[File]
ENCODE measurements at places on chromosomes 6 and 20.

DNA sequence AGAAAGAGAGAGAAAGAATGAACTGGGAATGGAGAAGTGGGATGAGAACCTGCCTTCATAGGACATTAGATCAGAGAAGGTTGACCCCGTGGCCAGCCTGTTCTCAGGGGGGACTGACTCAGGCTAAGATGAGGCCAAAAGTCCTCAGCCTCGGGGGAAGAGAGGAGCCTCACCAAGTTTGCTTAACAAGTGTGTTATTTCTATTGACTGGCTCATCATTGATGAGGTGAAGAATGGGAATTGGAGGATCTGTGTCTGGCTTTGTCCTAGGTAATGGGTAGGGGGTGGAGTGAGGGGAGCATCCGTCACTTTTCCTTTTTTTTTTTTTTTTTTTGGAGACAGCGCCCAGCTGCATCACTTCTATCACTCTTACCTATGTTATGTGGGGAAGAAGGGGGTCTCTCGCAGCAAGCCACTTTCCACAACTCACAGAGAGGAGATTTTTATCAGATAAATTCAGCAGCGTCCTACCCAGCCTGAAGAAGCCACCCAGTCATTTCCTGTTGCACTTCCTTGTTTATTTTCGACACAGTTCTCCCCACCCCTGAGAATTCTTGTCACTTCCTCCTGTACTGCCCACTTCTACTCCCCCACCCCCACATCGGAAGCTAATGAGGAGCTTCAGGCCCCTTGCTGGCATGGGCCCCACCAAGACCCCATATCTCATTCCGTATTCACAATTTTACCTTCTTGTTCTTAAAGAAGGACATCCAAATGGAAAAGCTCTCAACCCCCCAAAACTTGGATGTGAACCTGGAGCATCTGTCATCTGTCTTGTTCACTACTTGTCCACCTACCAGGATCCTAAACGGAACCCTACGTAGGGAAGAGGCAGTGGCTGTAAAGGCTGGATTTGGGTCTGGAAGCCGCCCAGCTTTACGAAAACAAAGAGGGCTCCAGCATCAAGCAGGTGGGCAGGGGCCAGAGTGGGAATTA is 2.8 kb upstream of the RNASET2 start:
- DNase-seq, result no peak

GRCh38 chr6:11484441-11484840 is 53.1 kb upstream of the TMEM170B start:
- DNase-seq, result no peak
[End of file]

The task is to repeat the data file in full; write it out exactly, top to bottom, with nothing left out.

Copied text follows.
ENCODE measurements at places on chromosomes 6 and 20.

DNA sequence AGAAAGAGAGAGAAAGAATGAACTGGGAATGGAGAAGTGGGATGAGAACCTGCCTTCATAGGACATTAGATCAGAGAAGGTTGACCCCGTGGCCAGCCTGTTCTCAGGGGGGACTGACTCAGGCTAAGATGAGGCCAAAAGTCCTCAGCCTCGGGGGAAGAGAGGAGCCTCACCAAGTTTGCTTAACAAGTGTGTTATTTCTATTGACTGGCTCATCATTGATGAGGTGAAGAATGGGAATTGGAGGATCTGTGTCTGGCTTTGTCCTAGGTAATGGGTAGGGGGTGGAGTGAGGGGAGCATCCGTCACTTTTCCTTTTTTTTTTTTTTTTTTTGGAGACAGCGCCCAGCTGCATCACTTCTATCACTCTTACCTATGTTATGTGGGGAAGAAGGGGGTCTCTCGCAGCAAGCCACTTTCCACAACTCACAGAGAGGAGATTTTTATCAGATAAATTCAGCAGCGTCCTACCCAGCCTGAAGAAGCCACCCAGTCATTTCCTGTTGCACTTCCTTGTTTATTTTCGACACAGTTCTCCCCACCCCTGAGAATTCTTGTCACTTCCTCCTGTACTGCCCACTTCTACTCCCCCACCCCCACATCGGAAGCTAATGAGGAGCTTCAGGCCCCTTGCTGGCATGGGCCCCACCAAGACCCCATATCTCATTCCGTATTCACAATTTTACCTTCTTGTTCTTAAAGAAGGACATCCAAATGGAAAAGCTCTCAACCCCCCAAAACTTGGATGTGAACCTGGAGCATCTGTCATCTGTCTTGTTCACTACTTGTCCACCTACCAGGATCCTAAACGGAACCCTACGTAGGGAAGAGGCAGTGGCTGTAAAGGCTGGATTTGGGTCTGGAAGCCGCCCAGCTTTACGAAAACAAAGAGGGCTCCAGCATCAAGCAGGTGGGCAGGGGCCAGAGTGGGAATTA is 2.8 kb upstream of the RNASET2 start:
- DNase-seq, result no peak

GRCh38 chr6:11484441-11484840 is 53.1 kb upstream of the TMEM170B start:
- DNase-seq, result no peak